I adored this but it is a bit of a heavy read so I really took my time with it. I’ve been reading it since January and finished it up this month. I’m really happy I took my time with it and soaked in what the book had to say. The English Patient centers around four people in a villa in Italy at the end of World War 2 coming to terms with what has happened to them over the past few years.
Say hello to my only one star read this year (so far). I only finished it because I wanted to complete a square on the Romanceopoly board. I don’t want to get really negative about this book because a lot of people seem to love it (I’m in the minority) but this really wasn’t for me. None of the characters felt realistic and the main female character was bordering on a Mary-Sue. She seems to have Beyonce’s figure (but feels she’s too curvy), smells like cake and every man and his uncle wants to bang her because she listens to metal and has tattoos.
Fix Her Up (Hot and Hammered #1) by Tessa Bailey ★★★☆☆
This book has been hyped quite a bit recently among romance readers and I’m kind of in two minds on whether it deserves it or not. On one hand I enjoyed it and on the other it featured tropes that I’m sick of. A lot of people have been commenting on it’s steaminess level as well but I didn’t think it was that high (read The Professional by Kresley Cole if you want a super steamy book). We follow Travis who has just returned home after an injury has ends his pro baseball career and Georgette, a professional clown, who has been on love with him her whole life. They both want to change their image so decide to fake date for a bit.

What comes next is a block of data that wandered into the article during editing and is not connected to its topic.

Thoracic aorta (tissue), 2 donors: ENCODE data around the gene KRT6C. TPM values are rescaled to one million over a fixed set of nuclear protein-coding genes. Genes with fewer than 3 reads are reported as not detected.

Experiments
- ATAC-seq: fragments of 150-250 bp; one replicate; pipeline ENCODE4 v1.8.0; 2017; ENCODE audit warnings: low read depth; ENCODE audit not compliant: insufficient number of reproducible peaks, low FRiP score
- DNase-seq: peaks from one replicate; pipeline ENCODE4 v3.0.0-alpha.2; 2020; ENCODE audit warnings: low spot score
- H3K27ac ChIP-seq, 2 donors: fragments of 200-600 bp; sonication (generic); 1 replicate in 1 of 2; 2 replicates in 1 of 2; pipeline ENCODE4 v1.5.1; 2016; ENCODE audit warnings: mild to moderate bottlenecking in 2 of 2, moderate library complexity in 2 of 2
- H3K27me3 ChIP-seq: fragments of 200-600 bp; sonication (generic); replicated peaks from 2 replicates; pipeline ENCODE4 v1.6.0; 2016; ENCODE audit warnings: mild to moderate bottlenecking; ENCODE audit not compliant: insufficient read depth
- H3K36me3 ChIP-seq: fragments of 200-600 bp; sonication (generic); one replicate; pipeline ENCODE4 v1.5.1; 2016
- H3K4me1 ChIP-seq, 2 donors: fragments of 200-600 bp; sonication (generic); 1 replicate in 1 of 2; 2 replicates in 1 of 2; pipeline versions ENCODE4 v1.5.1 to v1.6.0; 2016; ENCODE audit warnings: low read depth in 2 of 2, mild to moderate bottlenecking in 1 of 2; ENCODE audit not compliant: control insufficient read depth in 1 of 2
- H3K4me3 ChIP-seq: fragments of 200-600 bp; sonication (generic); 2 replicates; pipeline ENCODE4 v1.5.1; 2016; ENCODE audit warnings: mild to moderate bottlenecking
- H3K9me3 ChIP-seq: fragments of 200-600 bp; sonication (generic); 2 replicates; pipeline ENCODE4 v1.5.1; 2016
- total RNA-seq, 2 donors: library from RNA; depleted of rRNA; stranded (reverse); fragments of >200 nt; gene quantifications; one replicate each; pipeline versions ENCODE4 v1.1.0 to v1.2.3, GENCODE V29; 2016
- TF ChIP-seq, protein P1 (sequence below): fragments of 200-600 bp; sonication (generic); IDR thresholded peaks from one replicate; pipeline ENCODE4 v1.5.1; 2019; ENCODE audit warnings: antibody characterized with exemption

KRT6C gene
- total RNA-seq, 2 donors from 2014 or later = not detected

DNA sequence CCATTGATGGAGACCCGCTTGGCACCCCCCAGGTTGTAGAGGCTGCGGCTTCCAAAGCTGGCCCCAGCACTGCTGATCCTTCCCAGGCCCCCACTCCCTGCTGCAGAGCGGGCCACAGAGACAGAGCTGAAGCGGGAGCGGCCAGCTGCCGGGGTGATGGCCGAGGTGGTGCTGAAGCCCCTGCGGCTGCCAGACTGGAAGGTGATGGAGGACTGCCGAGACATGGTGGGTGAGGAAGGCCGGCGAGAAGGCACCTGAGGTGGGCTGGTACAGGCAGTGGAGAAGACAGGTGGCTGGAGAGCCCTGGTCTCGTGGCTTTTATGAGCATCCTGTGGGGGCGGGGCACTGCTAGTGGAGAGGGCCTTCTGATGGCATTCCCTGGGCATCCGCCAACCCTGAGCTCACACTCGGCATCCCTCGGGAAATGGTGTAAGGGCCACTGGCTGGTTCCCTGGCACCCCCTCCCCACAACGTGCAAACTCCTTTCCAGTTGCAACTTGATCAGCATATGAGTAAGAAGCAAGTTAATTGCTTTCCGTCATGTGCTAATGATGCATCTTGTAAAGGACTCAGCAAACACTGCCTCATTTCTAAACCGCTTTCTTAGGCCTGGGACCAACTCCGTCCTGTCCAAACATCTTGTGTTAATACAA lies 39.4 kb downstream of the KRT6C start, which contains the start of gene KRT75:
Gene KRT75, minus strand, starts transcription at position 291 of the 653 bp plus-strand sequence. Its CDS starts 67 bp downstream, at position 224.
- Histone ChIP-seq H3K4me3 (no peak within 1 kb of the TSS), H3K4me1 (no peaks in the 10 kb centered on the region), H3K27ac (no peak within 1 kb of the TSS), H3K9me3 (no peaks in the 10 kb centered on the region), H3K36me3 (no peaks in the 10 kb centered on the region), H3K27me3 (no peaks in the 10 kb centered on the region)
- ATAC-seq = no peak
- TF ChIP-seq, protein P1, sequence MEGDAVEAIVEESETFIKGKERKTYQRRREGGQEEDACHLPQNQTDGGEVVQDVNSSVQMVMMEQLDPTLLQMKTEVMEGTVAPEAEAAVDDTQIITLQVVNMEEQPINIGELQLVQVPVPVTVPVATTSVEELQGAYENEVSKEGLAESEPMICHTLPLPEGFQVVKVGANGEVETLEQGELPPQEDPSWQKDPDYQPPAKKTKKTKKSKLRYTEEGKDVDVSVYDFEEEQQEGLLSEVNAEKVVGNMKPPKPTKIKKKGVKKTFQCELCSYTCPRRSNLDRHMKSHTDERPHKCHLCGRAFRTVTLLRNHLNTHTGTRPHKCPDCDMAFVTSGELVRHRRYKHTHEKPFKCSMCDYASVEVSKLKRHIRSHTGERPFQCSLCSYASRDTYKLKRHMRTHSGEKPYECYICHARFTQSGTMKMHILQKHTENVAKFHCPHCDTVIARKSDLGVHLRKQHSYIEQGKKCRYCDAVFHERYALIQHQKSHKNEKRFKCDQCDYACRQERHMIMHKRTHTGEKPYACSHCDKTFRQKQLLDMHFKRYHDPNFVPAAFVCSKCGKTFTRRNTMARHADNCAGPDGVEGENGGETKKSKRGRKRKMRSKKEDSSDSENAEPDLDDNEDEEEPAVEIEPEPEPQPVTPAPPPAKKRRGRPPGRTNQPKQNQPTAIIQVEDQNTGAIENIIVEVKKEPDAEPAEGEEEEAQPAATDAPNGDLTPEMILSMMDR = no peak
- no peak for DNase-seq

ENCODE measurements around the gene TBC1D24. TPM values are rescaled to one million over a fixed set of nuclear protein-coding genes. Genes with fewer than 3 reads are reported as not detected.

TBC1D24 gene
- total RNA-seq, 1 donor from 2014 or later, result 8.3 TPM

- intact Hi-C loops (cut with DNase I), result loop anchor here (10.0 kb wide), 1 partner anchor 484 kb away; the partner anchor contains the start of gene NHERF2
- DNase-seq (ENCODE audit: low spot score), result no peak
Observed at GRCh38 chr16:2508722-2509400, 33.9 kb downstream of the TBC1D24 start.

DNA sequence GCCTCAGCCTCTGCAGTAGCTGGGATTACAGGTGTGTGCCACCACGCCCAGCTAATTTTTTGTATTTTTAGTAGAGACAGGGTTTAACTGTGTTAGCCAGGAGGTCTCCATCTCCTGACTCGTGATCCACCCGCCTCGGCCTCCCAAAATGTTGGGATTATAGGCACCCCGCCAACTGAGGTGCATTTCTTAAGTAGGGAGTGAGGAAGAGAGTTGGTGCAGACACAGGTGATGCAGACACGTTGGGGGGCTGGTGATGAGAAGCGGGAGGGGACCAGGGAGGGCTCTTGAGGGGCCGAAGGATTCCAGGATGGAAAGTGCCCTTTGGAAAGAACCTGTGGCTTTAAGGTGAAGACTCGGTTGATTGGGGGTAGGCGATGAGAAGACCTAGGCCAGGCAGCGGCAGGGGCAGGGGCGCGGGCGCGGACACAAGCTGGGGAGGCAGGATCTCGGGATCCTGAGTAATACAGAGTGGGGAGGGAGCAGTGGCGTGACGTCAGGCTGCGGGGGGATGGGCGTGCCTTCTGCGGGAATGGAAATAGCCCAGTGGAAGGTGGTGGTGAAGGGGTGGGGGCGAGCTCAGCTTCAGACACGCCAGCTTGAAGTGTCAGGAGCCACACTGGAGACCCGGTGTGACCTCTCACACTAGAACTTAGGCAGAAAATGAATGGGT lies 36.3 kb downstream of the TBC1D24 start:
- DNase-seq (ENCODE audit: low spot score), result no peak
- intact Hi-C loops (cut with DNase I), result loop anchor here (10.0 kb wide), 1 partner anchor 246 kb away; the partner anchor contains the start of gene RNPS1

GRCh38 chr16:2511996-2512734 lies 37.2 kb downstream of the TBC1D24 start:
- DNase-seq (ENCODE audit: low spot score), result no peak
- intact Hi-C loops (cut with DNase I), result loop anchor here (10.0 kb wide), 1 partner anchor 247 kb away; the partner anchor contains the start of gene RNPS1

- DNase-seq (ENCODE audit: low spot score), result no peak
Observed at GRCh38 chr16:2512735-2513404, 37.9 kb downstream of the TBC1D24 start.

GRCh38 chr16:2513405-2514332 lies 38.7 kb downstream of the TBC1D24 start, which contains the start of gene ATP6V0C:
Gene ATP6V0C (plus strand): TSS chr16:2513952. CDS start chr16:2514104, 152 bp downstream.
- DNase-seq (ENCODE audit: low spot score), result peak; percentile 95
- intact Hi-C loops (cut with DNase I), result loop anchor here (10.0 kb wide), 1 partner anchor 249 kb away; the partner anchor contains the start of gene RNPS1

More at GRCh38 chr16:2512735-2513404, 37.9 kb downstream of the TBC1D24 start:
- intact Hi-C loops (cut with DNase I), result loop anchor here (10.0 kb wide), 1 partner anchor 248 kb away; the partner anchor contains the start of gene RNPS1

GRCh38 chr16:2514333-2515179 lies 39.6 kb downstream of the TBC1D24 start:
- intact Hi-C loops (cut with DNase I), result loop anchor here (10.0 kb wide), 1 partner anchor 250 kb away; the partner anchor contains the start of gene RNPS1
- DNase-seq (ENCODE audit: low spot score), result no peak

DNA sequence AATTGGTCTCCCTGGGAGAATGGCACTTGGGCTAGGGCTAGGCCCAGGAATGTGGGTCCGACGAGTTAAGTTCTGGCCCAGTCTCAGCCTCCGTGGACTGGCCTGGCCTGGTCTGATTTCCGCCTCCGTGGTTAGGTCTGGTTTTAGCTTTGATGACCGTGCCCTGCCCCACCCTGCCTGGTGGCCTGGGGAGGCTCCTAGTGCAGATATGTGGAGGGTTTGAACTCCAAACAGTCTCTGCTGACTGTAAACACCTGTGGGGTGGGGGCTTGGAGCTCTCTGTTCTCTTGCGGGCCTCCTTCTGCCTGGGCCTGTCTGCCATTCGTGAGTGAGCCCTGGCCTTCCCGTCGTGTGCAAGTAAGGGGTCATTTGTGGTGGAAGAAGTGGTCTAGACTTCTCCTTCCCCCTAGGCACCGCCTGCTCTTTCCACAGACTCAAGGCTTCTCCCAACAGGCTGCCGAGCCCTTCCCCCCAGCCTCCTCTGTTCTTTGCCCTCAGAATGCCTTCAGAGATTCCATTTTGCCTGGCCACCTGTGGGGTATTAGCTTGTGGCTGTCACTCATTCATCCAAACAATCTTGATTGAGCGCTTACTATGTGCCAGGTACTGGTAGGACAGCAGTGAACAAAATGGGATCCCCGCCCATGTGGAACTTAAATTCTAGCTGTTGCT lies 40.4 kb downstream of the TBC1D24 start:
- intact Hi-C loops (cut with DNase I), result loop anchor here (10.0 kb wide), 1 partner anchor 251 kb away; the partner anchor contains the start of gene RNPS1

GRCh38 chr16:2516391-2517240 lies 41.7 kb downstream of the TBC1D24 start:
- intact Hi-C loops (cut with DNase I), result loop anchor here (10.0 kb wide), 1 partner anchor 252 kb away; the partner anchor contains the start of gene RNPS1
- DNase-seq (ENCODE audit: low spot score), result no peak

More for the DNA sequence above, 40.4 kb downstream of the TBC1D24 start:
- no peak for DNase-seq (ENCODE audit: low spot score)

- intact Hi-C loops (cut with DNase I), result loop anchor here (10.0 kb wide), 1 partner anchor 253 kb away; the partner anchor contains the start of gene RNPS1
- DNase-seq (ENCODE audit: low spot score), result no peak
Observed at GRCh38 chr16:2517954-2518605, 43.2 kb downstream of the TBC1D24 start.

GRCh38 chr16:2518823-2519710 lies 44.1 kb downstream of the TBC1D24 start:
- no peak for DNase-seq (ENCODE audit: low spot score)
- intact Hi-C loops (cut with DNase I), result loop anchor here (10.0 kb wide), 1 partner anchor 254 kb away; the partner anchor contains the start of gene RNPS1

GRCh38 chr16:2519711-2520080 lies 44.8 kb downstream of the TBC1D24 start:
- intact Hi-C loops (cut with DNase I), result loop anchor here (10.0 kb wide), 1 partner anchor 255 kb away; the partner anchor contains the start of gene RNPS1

This was so close to being a 5 star read but some things really annoyed me around the middle of the book. Mostly character actions so we won’t get into it 😉 The story was a wonderful sweeping saga following the Cleary family but mainly the daughter Meggie. There are a lot of interesting looks at gender in the book especially perceived gender roles and how the people are influenced by their religion.